The current problems with the engine fire on the Costa Allegra do not appear to have any connection with the sinking of the Costa Concordia. I remain highly dubious about the management of Costa (and, therefore, of its parent company Carnival) but it does seem to be an unfortunate coincidence and something that could happen to even the best cruise line.
However, the incident does raise a matter of concern and one we recently mentioned in Inside Traveller.
The ship was sailing through an area where pirate attacks are common. Like other cruise lines, Costa had taken the precaution of protecting the vessel with a group of Italian marines.
The idea of sitting on a deck in the sun and relaxing is very appealing – but how relaxed would you feel if you knew the cruise line had armed guards to protect their guests?
The coast off Somalia is not the only area where cruise companies have to sail with a detachment of armed guards. Cruises from the Gulf ports – which are now being heavily promoted – also carry guards and have to pay heavy additional insurance premiums due to the extra risk.
But do the cruise companies tell their passengers about this?
Many would know about the risks of Somalian piracy but the risks for vessels sailing from Dubai and Oman are much less publicised.
It would be interesting if an American passenger were to take action against a cruise line for selling a cruise in an area where they had to use armed guards without informing their passengers.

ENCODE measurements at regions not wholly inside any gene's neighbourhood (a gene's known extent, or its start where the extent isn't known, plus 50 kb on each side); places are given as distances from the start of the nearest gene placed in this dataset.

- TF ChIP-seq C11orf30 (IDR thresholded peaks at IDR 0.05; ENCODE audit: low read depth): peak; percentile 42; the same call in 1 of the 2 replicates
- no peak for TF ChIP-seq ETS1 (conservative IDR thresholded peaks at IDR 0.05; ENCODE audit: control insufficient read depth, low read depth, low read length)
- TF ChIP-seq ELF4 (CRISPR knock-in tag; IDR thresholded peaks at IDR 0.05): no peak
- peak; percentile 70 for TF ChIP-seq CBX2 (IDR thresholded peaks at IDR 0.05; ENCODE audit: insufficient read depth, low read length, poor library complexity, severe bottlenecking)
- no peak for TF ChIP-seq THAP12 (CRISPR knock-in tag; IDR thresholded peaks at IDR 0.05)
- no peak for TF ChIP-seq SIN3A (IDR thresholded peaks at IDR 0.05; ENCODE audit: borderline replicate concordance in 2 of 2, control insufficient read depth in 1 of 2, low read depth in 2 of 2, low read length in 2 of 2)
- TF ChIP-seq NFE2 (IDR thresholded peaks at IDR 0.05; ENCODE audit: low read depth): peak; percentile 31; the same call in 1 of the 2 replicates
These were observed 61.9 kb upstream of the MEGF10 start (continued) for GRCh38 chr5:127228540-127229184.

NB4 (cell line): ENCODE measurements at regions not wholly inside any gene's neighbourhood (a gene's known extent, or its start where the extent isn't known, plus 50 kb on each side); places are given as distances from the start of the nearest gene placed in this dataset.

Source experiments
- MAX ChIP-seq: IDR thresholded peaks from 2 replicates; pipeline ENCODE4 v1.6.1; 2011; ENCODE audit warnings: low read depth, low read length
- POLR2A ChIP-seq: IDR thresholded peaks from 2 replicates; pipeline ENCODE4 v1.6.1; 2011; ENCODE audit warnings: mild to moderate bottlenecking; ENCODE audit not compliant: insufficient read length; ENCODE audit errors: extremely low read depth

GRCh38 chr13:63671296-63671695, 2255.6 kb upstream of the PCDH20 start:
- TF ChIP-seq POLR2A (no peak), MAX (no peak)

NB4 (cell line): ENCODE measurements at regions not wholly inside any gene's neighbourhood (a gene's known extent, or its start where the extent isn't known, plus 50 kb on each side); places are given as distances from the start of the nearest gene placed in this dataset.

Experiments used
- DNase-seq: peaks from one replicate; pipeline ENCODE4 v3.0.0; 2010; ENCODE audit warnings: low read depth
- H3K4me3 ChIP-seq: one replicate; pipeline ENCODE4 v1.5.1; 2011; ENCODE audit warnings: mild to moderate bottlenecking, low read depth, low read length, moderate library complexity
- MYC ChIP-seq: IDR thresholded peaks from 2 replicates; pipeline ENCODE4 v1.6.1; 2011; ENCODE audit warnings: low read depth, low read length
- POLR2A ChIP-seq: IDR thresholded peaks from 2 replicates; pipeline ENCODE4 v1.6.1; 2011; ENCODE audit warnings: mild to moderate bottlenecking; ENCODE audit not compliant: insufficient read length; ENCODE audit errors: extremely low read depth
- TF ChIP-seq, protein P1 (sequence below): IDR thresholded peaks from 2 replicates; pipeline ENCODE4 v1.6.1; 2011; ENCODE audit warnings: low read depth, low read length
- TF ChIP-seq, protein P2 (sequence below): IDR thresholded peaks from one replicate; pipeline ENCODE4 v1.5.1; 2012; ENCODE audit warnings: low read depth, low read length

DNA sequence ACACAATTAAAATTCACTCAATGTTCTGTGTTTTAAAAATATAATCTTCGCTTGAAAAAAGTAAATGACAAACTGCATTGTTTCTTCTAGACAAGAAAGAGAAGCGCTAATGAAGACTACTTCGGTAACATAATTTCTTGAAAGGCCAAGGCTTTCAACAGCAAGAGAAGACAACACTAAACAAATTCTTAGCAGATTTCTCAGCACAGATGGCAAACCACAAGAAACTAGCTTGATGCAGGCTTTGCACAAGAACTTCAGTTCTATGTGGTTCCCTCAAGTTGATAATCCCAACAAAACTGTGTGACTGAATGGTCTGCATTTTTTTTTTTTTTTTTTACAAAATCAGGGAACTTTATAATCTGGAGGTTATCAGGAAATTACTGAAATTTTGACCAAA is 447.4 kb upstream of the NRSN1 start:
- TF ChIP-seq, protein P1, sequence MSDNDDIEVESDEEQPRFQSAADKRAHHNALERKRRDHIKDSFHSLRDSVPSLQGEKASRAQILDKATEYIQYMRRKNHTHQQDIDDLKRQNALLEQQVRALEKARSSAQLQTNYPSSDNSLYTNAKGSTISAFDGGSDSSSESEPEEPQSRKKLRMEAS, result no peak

Personally, I go on holiday to rest and I can find plenty of places in the world where I can do that without armed guards to guarantee my safety.
The grounding of the Costa Concordia might just be a turning-point in improving standards in the cruise industry. I am certainly not alone in having had worries about the way the business has developed at enormous speed with very little regulation to control it. Safety standards, employment rights and consumer protection are just some of the areas of concern. Just think of the way that airlines are regulated and then look at the cruise business – the difference is alarming. If attention can be focused on some of these issues then, maybe, some good will come out of a horrible event.
Carnival did themselves no good at all by “generously” offering all passengers on the cruise a refund and a 30% discount off their next cruise. Quite rightly, this was described as a joke and an insult by passengers. We do not really need to worry about the passengers though. There are enough sharp lawyers acting on the case for some very substantial pay-outs to be made in the end. This will prove a very nasty loss indeed for the ship’s insurers.
But what about the crew?
The ship’s officers, who are employees of Costa, will presumably be redeployed to other vessels but the majority of the crew (waiters, sailors and entertainers) would have been employed through agencies. A group of Indonesian waiters have just been flown back home and were reluctant to talk about their experience but said no one had mentioned any compensation. So, they have lost their possessions and their jobs without notice, been flown home and, because they do not want to upset their agency, they dare not complain.